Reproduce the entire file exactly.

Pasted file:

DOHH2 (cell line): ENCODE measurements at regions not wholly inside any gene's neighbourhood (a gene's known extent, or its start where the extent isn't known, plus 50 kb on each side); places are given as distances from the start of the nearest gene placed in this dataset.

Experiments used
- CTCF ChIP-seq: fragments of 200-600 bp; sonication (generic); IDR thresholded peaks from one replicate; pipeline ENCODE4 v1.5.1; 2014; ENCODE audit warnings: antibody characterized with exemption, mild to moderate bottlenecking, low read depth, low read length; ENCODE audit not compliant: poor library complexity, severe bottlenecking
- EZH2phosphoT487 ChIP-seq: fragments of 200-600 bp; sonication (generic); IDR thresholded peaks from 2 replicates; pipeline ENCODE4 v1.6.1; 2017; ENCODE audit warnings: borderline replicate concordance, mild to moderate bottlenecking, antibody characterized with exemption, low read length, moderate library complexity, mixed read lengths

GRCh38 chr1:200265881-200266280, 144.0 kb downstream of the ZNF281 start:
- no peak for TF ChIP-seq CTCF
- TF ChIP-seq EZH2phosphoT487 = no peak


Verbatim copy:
DOHH2 (cell line): ENCODE measurements at regions not wholly inside any gene's neighbourhood (a gene's known extent, or its start where the extent isn't known, plus 50 kb on each side); places are given as distances from the start of the nearest gene placed in this dataset.

Experiments used
- CTCF ChIP-seq: fragments of 200-600 bp; sonication (generic); IDR thresholded peaks from one replicate; pipeline ENCODE4 v1.5.1; 2014; ENCODE audit warnings: antibody characterized with exemption, mild to moderate bottlenecking, low read depth, low read length; ENCODE audit not compliant: poor library complexity, severe bottlenecking
- EZH2phosphoT487 ChIP-seq: fragments of 200-600 bp; sonication (generic); IDR thresholded peaks from 2 replicates; pipeline ENCODE4 v1.6.1; 2017; ENCODE audit warnings: borderline replicate concordance, mild to moderate bottlenecking, antibody characterized with exemption, low read length, moderate library complexity, mixed read lengths

GRCh38 chr1:200265881-200266280, 144.0 kb downstream of the ZNF281 start:
- no peak for TF ChIP-seq CTCF
- TF ChIP-seq EZH2phosphoT487 = no peak